Have a plan. Just 5-6 decent shots of anything for your product album. No repeating of products. You should still shoot different angles but you leave them in your hdd. Choose the best for the album, if a potential client asks for different angles then you show the other pics. Settle product album first. Then go on to food, etc.

    Portfolio is about quality not quantity. Confidence to the client that you can accomplish their needs with no fuss. When you show scattered work it tells me you're not a professional. You may show 10 cups in a variety of angles, lighting, shallow DOF but they all look crap while I may just have 2-3 pic of cups, consistently shot straight-on, simply lit, clearly seen and looking decent. Who do you think a client with say 50 cups to shoot is going to call?

    My ex-company is/was hiring; I saw the portfolios coming in... Few showed confidence. There's a lot of scattered amateurs trying to be photographers, how many can honestly say "yes I can do the job". If you search my name in Services Wanted you can see that I actually had to add on to my colleague's thread to applicants on how to prepare their portfolio. *shake head*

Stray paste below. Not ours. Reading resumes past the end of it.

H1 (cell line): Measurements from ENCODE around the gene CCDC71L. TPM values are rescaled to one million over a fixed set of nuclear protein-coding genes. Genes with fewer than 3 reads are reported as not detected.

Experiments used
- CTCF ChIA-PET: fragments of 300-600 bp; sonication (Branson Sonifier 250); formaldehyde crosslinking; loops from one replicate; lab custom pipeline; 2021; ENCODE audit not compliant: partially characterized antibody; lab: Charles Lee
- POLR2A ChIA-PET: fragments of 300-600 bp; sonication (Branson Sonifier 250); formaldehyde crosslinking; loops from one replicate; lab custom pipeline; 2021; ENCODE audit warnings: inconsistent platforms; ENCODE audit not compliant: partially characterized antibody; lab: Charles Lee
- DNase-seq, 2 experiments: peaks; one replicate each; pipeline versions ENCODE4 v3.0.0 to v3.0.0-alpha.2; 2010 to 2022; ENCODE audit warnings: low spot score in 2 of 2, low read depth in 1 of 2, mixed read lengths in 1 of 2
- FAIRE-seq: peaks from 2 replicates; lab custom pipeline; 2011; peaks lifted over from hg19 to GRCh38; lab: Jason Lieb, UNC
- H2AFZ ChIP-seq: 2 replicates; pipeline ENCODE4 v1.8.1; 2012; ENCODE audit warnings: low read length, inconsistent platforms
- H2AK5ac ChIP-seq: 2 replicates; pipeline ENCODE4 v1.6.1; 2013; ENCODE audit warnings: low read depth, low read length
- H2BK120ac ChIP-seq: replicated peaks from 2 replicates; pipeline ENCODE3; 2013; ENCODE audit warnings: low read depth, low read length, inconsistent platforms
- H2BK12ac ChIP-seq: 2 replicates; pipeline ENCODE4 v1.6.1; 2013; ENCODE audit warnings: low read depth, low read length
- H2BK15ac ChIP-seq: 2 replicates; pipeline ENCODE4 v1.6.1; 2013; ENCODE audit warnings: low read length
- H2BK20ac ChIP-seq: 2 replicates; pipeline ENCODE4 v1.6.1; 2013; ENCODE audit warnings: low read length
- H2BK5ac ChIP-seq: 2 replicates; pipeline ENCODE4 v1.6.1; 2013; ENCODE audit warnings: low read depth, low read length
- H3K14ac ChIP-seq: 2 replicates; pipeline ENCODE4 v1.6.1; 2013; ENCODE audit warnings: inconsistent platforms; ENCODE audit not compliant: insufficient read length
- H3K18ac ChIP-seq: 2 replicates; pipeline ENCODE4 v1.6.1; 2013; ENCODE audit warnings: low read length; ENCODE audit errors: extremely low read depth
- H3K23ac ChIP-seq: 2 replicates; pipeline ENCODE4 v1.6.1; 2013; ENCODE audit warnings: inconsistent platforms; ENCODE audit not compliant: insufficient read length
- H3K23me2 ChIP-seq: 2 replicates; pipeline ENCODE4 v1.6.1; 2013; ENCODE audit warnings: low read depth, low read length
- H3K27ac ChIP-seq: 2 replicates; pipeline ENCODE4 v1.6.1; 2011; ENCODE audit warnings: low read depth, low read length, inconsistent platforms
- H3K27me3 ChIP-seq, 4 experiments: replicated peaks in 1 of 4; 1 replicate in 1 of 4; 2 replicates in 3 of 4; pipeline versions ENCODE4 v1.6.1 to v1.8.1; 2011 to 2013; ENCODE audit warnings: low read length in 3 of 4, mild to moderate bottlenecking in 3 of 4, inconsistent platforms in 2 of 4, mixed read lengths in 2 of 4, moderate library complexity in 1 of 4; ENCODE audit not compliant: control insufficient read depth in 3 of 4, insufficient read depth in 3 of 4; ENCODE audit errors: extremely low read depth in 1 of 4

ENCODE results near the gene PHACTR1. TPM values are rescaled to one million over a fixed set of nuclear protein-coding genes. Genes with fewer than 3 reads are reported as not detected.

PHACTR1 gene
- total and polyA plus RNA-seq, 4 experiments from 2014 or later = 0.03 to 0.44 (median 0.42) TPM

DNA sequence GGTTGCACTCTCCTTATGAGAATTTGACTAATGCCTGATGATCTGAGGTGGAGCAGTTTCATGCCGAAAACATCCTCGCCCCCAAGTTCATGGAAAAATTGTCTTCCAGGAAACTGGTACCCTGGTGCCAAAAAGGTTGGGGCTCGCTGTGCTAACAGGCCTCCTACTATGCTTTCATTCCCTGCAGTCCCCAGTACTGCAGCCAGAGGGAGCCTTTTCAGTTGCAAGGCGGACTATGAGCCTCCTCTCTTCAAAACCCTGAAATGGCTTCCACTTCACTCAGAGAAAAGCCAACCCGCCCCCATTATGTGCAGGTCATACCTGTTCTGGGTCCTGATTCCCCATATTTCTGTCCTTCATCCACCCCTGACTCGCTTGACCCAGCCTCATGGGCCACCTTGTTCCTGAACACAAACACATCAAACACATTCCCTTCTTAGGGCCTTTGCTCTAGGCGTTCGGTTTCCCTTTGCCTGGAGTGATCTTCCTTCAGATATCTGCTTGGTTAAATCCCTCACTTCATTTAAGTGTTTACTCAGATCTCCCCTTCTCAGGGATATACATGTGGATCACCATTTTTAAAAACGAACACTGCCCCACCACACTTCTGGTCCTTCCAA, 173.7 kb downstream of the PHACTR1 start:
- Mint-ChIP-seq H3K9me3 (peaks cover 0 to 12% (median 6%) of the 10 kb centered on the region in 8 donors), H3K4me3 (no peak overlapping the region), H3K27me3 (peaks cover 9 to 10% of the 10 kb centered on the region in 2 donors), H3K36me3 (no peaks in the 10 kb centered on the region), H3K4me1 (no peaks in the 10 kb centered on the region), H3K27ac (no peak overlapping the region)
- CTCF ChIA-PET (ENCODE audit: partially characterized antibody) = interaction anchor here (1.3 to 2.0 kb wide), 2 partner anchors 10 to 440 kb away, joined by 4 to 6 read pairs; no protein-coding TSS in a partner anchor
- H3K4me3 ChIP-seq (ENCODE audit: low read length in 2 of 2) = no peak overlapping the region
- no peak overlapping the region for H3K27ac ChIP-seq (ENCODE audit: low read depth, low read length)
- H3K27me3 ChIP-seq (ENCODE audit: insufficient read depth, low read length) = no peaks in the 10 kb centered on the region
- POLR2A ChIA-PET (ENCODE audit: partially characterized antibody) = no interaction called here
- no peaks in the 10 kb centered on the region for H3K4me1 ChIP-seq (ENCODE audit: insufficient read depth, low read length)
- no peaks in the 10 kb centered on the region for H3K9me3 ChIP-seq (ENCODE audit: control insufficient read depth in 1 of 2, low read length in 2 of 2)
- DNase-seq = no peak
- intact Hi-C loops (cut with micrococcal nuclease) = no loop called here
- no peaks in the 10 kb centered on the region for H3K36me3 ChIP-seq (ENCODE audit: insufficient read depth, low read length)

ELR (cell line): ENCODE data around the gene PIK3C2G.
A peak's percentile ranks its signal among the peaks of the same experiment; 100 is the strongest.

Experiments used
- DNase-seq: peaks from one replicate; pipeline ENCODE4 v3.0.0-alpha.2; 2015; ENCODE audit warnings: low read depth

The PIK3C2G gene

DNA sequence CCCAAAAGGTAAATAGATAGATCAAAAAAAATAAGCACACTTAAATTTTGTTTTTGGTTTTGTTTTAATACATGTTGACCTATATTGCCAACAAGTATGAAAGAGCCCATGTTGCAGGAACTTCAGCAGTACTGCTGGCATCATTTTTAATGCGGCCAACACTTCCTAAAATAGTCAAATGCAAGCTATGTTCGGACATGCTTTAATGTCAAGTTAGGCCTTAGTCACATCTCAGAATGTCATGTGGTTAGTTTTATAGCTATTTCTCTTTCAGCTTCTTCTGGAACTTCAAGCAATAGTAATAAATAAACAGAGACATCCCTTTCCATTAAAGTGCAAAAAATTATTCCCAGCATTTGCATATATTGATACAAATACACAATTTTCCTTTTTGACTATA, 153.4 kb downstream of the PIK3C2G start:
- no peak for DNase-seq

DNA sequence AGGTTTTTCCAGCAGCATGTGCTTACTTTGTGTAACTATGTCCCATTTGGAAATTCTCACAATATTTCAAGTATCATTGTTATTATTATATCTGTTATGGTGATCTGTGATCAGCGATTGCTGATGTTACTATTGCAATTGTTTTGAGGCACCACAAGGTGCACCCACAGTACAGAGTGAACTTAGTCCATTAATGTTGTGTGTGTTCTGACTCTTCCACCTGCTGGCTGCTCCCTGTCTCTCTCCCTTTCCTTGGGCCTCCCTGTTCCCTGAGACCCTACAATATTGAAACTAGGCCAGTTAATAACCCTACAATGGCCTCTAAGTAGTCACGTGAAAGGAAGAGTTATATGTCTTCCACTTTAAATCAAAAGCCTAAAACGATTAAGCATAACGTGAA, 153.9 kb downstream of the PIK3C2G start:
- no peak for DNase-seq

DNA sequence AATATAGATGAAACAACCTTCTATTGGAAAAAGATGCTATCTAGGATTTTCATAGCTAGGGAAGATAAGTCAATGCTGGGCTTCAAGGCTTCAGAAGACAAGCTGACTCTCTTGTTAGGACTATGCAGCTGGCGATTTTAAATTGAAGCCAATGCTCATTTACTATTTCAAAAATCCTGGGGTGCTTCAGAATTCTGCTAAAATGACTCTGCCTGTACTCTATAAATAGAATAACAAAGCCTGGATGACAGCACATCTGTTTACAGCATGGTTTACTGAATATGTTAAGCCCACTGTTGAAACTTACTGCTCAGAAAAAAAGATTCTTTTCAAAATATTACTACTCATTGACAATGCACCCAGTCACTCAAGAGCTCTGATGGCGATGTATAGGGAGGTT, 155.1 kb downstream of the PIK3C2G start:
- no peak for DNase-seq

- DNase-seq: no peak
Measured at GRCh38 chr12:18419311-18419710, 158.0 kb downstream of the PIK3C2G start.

10. #50

    Default Re: how do i start out?

    Find a good shifu, learn from him. Share jobs with him if he gives you the job. Complement each other. Do not undercut. Factor in equipment depreciation. Camera rental center give you a good guide. They charge about 5 percent of equipment price. U need 20 jobs to recover that. Take into account transport, hdb rental housing installment, quote what is needed that will keep you afloat

  11. #51
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    Default Re: how do i start out?

    Quote Originally Posted by Agetan View Post
    Ready is a relative term.

    One is ready when they are going to give their best to make it happen.

    I didn't start out freelancing when I was "ready".

    I quit my "comfort" in one day and start my planning the next and 6 months is how long before I made the same pay when I work for 3 years in my engineering. The rest is history.

    So, I am a firm believer of starting it right with a sound business plan.

    I did it while I was in Sydney and do it again in Singapore.